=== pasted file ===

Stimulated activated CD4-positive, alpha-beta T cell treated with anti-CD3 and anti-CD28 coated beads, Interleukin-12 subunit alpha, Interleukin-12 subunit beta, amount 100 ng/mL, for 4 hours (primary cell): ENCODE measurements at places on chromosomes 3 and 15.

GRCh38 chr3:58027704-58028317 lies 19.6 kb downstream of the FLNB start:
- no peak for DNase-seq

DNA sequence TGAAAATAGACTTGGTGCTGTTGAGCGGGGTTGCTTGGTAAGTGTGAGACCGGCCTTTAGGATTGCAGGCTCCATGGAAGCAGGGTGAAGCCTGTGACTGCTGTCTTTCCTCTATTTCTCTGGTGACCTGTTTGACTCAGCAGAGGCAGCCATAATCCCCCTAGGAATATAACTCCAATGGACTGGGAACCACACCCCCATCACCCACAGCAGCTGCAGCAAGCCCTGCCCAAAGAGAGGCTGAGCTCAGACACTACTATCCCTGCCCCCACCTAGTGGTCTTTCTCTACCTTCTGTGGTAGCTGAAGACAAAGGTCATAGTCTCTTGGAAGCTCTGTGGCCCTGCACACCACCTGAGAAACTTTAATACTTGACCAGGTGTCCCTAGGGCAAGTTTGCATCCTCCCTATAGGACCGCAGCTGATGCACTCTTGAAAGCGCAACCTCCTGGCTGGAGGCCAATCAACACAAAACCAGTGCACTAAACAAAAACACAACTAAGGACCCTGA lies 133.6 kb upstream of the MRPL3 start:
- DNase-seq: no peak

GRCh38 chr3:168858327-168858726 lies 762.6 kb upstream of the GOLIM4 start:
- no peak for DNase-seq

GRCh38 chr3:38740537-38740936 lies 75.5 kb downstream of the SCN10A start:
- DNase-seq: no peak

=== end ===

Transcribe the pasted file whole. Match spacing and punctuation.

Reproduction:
Stimulated activated CD4-positive, alpha-beta T cell treated with anti-CD3 and anti-CD28 coated beads, Interleukin-12 subunit alpha, Interleukin-12 subunit beta, amount 100 ng/mL, for 4 hours (primary cell): ENCODE measurements at places on chromosomes 3 and 15.

GRCh38 chr3:58027704-58028317 lies 19.6 kb downstream of the FLNB start:
- no peak for DNase-seq

DNA sequence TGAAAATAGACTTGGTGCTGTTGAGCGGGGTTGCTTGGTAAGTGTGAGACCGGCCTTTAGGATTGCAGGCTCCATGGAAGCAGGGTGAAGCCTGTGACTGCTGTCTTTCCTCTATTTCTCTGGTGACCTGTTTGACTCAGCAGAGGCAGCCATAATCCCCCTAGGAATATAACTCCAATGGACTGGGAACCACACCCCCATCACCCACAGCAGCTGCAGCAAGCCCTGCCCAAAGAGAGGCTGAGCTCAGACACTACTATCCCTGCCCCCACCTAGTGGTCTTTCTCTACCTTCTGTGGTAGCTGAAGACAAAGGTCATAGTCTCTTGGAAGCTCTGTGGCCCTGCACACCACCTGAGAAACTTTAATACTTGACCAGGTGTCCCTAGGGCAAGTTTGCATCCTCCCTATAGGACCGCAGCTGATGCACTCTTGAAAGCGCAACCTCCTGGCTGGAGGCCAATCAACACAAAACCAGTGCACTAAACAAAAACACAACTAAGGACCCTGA lies 133.6 kb upstream of the MRPL3 start:
- DNase-seq: no peak

GRCh38 chr3:168858327-168858726 lies 762.6 kb upstream of the GOLIM4 start:
- no peak for DNase-seq

GRCh38 chr3:38740537-38740936 lies 75.5 kb downstream of the SCN10A start:
- DNase-seq: no peak